Page:Mrs Caudle's curtain lectures.djvu/62
MRS. CAUDLE'S CURTAIN LECTURES.
weather, I'm determined. No: they shall stop at home and never learn anything—the blessed creatures!—sooner than go and get wet. And when they grow up, I wonder who they'll have to thank for knowing nothing—who, indeed, but their father? People who can't feel for their own children ought never to be fathers.
"But I know why you lent the umbrella. Oh, yes; I know very well. I was going out to tea at dear mother's to-morrow—you knew that; and you did it on purpose. Don't tell me; you hate me to go there, and take every mean advantage to hinder me. But don't you think it, Mr. Caudle. No, sir; if it comes down in buckets-full I'll go all the more. No: and I won't have a cab. Where do you think the money's to come from? You've got nice high notions at that club of yours. A cab, indeed! Cost me sixteenpence at least—sixteenpence! two-and-eightpence, for there's back again. Cabs, indeed! I should like to know who's to pay for 'em; I can't pay for 'em, and I'm sure you can't, if you go on as you do; throwing away your property, and beggaring your children—buying umbrellas!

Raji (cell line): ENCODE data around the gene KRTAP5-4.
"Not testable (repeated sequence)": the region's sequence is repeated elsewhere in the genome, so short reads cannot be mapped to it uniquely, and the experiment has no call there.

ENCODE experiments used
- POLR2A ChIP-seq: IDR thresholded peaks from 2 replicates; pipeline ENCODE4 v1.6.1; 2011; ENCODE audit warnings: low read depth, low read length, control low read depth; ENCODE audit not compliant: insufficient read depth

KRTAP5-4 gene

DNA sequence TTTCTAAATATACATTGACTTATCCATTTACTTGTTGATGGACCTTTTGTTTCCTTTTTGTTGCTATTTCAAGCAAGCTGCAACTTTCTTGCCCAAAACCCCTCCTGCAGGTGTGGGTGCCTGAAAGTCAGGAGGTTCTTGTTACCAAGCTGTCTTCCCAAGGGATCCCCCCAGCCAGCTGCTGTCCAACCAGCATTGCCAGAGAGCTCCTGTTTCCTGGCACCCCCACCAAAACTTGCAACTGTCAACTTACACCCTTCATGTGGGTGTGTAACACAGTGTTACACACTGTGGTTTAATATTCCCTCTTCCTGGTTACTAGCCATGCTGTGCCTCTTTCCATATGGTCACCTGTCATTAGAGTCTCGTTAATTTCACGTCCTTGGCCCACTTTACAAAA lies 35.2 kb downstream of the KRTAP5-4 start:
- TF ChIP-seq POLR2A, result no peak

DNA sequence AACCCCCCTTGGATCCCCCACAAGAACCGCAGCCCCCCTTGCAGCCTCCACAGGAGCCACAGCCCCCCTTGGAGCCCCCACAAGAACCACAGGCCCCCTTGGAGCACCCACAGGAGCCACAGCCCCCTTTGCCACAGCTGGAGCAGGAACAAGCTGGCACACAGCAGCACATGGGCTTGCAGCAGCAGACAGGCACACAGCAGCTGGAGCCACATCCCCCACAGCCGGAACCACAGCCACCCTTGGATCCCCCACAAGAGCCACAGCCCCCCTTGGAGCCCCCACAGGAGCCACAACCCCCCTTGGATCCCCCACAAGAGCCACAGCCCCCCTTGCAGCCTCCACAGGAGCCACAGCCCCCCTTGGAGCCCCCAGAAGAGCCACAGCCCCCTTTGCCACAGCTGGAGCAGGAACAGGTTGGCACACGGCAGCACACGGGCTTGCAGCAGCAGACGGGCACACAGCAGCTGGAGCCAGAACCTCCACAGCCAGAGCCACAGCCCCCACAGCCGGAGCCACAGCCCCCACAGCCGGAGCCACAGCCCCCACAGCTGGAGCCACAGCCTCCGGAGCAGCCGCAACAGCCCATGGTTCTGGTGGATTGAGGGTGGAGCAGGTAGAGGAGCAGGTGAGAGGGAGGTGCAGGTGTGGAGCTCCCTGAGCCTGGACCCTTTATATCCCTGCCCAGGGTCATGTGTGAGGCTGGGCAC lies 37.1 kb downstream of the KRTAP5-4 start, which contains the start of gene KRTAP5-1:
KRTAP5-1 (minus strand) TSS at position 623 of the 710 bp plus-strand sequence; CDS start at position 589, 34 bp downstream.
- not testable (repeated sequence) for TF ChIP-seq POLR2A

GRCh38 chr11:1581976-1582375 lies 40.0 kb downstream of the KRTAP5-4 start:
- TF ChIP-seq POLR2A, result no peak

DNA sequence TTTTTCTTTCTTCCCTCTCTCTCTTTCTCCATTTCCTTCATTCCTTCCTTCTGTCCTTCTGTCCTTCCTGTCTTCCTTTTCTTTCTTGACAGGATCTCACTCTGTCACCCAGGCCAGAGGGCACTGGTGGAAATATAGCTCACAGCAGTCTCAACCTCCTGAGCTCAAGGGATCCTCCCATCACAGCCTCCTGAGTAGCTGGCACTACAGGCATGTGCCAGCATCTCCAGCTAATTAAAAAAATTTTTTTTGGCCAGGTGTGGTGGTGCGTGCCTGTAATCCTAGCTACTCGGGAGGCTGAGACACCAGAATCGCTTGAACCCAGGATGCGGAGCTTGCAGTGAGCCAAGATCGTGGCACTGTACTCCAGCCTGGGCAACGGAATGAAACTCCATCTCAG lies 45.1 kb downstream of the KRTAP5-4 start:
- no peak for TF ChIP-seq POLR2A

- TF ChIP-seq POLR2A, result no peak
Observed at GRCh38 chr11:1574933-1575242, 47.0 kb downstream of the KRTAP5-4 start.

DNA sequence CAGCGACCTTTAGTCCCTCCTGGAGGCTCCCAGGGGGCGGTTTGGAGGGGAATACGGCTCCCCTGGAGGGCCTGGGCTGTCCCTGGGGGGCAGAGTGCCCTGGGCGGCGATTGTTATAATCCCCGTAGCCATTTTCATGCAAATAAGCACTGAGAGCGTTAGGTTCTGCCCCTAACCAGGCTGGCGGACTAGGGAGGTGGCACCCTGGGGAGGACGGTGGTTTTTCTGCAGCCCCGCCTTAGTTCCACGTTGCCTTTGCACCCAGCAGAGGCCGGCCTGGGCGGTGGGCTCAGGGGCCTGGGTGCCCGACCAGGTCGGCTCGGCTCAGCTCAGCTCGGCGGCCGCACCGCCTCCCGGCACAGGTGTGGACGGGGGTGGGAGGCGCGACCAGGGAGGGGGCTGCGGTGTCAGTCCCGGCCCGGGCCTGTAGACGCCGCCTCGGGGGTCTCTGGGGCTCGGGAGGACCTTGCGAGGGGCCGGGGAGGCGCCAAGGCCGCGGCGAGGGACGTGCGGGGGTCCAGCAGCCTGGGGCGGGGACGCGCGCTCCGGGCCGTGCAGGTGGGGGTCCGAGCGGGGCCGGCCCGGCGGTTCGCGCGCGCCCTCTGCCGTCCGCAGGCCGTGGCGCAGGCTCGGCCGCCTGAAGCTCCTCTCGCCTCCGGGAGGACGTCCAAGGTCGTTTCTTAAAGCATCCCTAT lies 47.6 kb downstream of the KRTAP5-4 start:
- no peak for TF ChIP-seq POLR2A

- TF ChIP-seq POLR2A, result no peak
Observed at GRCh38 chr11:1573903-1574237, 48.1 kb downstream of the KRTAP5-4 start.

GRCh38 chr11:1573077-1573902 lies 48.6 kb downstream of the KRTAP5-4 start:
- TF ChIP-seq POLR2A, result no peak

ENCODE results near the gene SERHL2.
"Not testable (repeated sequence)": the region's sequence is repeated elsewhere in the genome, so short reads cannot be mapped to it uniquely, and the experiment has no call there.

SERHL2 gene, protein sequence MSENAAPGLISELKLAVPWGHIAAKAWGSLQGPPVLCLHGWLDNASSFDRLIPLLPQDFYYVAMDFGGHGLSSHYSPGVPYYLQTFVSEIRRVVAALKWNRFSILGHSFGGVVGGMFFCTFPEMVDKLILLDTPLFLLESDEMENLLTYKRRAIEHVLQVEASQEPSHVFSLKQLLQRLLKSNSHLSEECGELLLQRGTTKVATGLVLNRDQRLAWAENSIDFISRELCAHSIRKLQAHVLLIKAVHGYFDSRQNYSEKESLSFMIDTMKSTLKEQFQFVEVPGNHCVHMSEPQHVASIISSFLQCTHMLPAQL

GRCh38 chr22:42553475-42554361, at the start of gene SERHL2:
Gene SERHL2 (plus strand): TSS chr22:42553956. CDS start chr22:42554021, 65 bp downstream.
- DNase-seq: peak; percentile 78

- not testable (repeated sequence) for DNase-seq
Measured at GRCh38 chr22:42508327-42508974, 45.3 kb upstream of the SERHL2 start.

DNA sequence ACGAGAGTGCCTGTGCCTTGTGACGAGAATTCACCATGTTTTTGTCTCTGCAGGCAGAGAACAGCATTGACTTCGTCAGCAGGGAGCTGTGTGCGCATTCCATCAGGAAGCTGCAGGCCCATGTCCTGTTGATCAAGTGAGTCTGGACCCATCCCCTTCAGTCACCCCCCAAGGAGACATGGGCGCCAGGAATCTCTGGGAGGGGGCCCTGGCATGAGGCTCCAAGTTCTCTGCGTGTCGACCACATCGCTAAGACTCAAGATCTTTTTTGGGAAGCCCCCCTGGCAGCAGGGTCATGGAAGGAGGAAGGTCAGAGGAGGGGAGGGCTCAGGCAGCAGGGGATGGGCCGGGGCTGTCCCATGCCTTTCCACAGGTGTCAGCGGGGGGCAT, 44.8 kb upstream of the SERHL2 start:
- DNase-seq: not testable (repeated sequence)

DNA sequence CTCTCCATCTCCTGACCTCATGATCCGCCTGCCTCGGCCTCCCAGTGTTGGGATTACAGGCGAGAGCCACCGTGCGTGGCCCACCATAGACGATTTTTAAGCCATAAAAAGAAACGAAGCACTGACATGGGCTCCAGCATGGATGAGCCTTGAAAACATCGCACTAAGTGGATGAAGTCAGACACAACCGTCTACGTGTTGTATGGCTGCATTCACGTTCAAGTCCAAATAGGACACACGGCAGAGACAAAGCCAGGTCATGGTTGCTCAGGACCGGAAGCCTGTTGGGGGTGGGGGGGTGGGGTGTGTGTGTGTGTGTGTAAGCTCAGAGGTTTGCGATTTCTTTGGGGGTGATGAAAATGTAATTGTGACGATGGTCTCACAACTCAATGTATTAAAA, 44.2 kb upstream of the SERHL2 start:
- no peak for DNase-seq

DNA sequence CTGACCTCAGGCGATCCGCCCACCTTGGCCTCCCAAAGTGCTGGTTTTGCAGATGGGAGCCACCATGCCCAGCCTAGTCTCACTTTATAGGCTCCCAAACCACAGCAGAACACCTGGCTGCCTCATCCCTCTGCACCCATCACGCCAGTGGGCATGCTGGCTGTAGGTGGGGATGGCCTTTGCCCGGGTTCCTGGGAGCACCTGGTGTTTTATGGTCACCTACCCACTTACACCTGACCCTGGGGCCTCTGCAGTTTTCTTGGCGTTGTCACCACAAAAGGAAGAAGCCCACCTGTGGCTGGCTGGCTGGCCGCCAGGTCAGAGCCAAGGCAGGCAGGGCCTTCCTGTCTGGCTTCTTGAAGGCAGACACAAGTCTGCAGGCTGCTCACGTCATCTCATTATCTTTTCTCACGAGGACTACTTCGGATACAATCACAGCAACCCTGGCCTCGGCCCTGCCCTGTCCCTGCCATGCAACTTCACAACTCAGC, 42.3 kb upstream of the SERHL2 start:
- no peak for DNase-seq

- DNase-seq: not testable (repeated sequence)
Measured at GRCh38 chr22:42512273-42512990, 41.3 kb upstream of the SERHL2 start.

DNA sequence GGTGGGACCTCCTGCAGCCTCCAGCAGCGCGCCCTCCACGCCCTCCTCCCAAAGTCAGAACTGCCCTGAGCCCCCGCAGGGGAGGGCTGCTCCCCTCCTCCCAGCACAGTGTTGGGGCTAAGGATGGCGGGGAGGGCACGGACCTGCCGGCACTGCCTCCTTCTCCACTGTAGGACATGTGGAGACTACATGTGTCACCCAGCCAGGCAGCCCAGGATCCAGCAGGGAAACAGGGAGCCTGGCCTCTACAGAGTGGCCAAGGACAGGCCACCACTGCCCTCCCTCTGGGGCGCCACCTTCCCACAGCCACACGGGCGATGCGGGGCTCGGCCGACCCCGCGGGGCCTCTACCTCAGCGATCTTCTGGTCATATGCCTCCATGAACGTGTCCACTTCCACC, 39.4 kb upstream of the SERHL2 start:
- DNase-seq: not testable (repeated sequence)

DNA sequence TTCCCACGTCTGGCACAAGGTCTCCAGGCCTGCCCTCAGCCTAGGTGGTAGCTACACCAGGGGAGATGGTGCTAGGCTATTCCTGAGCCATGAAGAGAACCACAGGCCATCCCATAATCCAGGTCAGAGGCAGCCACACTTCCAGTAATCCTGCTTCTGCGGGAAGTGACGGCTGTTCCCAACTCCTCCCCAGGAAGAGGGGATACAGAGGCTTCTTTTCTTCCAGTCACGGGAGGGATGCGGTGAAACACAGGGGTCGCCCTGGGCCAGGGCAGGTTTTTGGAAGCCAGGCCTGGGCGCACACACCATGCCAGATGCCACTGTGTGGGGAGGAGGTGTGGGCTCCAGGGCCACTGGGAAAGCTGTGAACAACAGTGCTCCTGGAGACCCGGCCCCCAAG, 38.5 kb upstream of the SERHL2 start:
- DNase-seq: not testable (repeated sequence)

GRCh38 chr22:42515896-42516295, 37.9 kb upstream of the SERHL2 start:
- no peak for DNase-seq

"Do you hear the rain, Mr. Caudle? I say, do you hear it? But I don't care—I'll go to mother's to-morrow: I will; and what's more, I'll walk every step of the way,—and you know that will give me my death. Don't call me a foolish woman, it's you that's the foolish man. You know I can't wear clogs; and with no umbrella, the wet's sure to give me a cold—it always does. But what do you care for that? Nothing at all. I may be laid up for what you care, as I daresay I shall—and a pretty doctor's bill there'll be. I hope there will! It will teach you to lend your umbrellas again. I shouldn't